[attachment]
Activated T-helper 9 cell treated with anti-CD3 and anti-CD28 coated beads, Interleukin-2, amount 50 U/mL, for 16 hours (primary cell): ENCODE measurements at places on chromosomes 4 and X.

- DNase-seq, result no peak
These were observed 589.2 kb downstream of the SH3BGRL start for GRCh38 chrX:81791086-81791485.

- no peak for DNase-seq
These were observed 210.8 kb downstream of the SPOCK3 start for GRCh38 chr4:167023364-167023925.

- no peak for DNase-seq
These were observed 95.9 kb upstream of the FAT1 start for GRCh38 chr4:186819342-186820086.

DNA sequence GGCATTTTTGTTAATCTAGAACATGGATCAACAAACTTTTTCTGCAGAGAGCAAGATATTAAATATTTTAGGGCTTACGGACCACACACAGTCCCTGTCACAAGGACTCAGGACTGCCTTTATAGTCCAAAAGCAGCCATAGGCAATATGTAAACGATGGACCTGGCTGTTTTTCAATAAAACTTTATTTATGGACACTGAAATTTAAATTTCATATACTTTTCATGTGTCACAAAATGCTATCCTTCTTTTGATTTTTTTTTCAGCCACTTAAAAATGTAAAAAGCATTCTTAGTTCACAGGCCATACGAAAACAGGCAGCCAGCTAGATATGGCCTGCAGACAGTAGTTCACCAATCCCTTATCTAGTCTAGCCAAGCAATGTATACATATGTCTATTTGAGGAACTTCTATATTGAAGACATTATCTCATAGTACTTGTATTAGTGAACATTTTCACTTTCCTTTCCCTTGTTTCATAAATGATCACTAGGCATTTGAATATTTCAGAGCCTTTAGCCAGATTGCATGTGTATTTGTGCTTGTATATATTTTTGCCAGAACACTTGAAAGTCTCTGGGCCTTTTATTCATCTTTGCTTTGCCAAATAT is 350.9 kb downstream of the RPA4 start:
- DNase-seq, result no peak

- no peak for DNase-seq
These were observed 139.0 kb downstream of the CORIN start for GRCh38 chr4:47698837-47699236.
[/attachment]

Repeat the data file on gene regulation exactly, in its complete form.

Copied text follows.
Activated T-helper 9 cell treated with anti-CD3 and anti-CD28 coated beads, Interleukin-2, amount 50 U/mL, for 16 hours (primary cell): ENCODE measurements at places on chromosomes 4 and X.

- DNase-seq, result no peak
These were observed 589.2 kb downstream of the SH3BGRL start for GRCh38 chrX:81791086-81791485.

- no peak for DNase-seq
These were observed 210.8 kb downstream of the SPOCK3 start for GRCh38 chr4:167023364-167023925.

- no peak for DNase-seq
These were observed 95.9 kb upstream of the FAT1 start for GRCh38 chr4:186819342-186820086.

DNA sequence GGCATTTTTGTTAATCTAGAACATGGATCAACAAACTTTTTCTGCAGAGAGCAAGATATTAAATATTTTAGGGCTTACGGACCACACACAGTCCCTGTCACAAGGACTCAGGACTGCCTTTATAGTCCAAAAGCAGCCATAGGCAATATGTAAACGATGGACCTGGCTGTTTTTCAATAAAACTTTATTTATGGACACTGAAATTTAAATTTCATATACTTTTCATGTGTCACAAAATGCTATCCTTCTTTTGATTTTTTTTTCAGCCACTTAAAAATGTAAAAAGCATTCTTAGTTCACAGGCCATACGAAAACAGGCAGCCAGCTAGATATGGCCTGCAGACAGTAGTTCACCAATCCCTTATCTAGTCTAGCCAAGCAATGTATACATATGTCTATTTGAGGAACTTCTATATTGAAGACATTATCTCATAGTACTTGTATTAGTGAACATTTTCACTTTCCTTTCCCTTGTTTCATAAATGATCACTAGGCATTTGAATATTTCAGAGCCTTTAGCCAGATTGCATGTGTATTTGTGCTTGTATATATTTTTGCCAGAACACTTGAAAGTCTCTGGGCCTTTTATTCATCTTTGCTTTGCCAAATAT is 350.9 kb downstream of the RPA4 start:
- DNase-seq, result no peak

- no peak for DNase-seq
These were observed 139.0 kb downstream of the CORIN start for GRCh38 chr4:47698837-47699236.